Wednesday, August 29, 2012

Waterspout Whips in the Adriatic Sea

The atmosphere crackles with electricity, the air is close, and in the distance a towering column of rotating air and water approaches. Such a sight might be enough to scare the wits out of some people, but for Mladen Duka, the photographer who took these awe-inspiring photos, the thrill of the situation overcame any fear. Just. A fast retreat was still in order. “Who could think that an ordinary morning walk from Bol to Murvica, two small villages on island of Brach, Croatia, would be so exciting?” he wonders.

Exciting indeed! Many people go their entire lives without ever witnessing a waterspout – one of nature’s most spectacular weather phenomena. Even fewer individuals manage to capture a photo of what they saw. Fortunately for us, Mladen Duka photographed an entire sequence of a waterspout’s impressive yet ominous advance over the Adriatic Sea.

Here, we see the waterspout while it is still some distance away. It curves down from the mass of clouds overhead like a giant elephant’s trunk reaching into the water for a drink. It was a sight Duka and his walking companion certainly weren’t expecting to see that day.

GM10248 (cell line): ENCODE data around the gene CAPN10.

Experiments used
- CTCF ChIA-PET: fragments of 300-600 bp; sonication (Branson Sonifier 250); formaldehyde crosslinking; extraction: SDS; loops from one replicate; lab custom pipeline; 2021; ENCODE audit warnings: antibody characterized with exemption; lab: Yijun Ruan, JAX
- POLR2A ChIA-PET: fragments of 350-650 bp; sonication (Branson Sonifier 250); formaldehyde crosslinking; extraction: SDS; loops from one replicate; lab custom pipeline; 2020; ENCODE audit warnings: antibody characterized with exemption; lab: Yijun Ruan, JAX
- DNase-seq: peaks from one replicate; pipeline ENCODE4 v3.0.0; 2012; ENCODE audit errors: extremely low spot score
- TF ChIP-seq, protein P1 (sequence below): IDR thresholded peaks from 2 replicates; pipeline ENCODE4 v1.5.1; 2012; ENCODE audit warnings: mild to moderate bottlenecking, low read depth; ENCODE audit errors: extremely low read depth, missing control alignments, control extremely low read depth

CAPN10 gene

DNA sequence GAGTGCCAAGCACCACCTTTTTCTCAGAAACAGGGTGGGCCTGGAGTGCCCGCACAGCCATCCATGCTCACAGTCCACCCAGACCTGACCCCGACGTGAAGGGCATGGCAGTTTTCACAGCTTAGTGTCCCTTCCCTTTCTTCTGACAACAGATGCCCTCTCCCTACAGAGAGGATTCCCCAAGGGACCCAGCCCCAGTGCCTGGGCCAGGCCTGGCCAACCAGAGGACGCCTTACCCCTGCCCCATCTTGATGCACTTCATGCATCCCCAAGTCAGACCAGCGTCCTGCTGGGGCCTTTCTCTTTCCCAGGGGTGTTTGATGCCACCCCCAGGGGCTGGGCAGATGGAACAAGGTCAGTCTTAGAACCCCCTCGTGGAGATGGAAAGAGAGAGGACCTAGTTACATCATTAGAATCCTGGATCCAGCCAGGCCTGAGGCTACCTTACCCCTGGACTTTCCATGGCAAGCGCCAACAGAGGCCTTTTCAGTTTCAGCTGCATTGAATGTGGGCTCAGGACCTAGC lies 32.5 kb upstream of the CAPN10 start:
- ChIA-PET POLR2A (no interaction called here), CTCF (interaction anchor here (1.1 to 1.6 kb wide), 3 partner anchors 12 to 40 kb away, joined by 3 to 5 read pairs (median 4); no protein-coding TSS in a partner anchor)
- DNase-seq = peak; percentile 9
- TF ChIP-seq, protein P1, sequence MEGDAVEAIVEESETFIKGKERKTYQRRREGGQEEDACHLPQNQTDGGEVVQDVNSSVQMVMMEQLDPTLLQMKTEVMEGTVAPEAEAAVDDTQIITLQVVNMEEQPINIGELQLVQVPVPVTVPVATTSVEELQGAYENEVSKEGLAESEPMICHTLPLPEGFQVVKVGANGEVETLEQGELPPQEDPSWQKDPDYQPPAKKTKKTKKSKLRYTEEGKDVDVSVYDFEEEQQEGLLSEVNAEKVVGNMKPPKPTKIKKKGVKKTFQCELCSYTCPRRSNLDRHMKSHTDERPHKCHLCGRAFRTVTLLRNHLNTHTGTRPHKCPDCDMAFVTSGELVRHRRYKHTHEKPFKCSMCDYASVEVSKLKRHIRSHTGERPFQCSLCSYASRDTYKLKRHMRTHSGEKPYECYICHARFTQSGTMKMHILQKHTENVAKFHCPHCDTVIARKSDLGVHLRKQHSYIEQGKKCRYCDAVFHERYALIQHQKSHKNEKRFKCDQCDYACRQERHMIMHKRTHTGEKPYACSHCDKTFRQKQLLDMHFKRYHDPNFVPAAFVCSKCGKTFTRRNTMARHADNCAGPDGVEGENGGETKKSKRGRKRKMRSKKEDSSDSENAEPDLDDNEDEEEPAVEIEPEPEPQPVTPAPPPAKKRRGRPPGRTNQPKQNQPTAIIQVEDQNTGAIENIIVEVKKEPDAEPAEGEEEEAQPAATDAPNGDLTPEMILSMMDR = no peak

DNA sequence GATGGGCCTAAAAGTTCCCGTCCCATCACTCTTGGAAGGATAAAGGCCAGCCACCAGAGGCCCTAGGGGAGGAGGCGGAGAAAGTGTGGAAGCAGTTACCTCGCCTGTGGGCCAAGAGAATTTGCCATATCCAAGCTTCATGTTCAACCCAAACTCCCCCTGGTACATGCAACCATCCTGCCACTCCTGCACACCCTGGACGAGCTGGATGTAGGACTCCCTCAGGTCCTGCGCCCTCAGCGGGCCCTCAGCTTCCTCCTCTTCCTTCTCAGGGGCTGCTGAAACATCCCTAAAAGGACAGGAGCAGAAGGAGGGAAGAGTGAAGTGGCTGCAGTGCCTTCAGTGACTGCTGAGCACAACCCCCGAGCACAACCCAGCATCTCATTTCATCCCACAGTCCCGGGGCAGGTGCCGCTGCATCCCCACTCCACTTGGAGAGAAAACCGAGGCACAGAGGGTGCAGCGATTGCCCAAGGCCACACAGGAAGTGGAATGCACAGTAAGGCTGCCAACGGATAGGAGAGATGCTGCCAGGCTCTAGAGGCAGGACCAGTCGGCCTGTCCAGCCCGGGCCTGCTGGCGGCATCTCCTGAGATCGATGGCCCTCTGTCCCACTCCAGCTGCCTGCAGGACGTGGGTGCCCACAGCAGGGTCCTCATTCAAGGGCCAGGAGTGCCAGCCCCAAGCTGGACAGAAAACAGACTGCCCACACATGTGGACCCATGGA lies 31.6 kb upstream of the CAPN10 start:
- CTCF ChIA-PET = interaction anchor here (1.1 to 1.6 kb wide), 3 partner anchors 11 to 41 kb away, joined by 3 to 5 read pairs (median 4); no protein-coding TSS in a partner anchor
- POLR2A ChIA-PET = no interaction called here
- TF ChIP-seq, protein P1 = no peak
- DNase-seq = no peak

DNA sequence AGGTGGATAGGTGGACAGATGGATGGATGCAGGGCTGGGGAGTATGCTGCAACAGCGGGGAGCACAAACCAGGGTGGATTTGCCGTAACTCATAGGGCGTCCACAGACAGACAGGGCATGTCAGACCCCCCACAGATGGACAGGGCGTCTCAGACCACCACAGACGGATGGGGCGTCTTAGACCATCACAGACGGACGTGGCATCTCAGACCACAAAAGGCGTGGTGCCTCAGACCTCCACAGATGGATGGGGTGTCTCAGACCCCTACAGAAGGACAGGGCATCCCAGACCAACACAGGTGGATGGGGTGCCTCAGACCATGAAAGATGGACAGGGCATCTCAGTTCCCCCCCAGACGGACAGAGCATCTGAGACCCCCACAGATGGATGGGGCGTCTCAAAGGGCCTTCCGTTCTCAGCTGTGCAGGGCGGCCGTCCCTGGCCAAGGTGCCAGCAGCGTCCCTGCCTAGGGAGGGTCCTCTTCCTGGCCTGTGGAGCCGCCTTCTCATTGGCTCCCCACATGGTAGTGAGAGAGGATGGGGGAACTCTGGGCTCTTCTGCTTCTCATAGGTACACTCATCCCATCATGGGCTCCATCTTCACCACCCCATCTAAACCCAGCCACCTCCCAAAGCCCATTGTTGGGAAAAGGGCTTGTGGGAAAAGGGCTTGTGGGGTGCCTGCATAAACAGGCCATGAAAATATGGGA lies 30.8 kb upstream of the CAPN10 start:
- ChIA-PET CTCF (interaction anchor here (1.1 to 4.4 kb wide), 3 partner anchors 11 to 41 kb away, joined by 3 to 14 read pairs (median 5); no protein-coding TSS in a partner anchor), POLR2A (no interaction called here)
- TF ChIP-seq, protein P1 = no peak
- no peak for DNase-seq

“It was August 4, 2006 and the waterspout appeared between [the] islands of Hvar and Brach, just in front of Murvica beach,” Duka explains. “It was fascinating: she [the tornado] was there in front of me and my friend, connecting the sea and the clouds.”

It’s not unusual for waterspouts to be accompanied by thunder and lightning – forks of which spectacularly accompanied this particular weather event, beautifully shown in the first image of the sequence. That said, this photo suggests that it wasn't actually a particularly stormy day. The trees don’t seem to be being blown about much by wind, and the sea, although a little choppy, still looks relatively smooth. The sky even looks a little bit blue on the horizon!

Waterspouts can be classified as either ‘fair weather’ or ‘tornadic’, depending largely on the weather conditions in which they arise. Fair weather waterspouts can materialize on sunny, calm days and don’t tend to move around all that much. The more violent – and dangerous – tornadic waterspouts invariably appear in the midst of serious thunderstorms.